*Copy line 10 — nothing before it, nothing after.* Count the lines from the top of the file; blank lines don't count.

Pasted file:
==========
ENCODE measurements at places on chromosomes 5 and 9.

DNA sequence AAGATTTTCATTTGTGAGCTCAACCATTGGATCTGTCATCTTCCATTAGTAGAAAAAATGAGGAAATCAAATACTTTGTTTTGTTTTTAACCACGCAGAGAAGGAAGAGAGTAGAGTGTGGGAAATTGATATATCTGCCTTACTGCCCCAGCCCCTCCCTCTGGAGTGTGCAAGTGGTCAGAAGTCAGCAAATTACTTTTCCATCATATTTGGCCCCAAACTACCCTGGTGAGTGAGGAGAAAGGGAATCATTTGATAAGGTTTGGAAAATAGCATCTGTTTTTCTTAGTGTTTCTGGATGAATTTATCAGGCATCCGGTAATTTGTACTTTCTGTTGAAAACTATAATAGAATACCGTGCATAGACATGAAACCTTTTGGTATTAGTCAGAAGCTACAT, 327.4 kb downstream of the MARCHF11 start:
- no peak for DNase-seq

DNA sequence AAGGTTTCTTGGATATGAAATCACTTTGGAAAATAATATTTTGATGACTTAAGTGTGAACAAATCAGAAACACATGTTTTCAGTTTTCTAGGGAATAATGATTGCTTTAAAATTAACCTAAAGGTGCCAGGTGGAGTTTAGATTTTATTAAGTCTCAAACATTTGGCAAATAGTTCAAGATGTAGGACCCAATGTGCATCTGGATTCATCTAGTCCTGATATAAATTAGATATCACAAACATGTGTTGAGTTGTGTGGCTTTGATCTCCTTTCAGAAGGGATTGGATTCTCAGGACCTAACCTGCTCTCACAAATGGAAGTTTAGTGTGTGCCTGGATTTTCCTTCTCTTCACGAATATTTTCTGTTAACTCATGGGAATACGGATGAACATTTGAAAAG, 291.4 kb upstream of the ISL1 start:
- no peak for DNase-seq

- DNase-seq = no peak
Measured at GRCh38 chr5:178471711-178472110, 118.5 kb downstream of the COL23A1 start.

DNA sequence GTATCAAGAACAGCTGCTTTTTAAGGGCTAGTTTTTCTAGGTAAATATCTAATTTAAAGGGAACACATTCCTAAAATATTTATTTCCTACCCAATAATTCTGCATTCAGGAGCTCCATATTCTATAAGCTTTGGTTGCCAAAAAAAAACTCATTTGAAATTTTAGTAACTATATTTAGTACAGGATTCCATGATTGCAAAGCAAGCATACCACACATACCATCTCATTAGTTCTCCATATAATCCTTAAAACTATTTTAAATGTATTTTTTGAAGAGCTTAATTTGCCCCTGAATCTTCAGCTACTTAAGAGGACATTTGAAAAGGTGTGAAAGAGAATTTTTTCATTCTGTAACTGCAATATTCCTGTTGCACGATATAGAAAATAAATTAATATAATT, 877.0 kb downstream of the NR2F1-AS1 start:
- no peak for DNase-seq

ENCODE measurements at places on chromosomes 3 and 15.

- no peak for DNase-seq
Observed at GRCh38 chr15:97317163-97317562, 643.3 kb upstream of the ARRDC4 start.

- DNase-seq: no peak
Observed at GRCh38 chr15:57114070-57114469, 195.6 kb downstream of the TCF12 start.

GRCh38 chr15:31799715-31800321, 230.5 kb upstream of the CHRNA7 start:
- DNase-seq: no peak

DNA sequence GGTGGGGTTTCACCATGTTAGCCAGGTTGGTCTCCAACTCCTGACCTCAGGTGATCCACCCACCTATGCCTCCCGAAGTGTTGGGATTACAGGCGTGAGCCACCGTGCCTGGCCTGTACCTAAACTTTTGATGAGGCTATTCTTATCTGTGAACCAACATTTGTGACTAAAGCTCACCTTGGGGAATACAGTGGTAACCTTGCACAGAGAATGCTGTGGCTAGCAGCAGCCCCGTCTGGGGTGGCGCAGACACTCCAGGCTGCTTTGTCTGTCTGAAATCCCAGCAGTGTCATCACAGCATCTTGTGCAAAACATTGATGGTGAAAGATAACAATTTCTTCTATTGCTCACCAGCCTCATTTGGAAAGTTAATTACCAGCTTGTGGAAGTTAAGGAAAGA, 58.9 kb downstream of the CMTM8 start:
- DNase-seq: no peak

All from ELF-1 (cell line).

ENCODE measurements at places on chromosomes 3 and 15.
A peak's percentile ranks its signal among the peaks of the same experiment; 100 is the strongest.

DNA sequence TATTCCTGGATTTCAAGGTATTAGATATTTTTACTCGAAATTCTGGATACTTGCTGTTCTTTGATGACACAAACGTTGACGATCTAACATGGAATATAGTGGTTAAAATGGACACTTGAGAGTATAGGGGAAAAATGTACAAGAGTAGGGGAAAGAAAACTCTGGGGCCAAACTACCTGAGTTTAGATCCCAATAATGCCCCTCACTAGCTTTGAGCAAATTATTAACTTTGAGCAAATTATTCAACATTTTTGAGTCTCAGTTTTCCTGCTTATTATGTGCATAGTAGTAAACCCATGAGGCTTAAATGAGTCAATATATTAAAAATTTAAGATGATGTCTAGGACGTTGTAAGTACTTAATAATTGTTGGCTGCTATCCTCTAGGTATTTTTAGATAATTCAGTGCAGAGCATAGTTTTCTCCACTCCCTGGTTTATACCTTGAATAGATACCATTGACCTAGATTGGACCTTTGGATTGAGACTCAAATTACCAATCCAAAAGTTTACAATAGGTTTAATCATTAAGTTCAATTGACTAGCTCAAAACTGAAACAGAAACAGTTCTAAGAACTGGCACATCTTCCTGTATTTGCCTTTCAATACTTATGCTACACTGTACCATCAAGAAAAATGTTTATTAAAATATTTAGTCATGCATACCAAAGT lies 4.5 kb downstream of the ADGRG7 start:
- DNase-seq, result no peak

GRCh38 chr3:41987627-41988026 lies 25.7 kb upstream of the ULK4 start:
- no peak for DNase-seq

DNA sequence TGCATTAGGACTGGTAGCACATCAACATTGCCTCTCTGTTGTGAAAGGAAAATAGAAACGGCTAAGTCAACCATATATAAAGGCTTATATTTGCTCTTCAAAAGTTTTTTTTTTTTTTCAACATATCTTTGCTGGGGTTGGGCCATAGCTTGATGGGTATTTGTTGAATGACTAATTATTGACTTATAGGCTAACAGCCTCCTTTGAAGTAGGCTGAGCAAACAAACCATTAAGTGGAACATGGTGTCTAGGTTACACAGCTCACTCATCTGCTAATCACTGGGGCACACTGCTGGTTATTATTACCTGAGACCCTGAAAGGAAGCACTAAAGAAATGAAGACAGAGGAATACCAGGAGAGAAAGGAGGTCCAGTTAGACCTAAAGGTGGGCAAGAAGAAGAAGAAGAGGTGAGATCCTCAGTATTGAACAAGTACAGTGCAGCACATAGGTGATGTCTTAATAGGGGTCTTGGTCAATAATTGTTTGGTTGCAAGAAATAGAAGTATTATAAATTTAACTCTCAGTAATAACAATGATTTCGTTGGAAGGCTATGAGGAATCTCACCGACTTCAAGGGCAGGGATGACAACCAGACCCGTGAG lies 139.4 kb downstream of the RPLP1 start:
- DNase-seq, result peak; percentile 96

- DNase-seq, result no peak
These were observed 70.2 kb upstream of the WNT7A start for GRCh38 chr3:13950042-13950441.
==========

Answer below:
ENCODE measurements at places on chromosomes 3 and 15.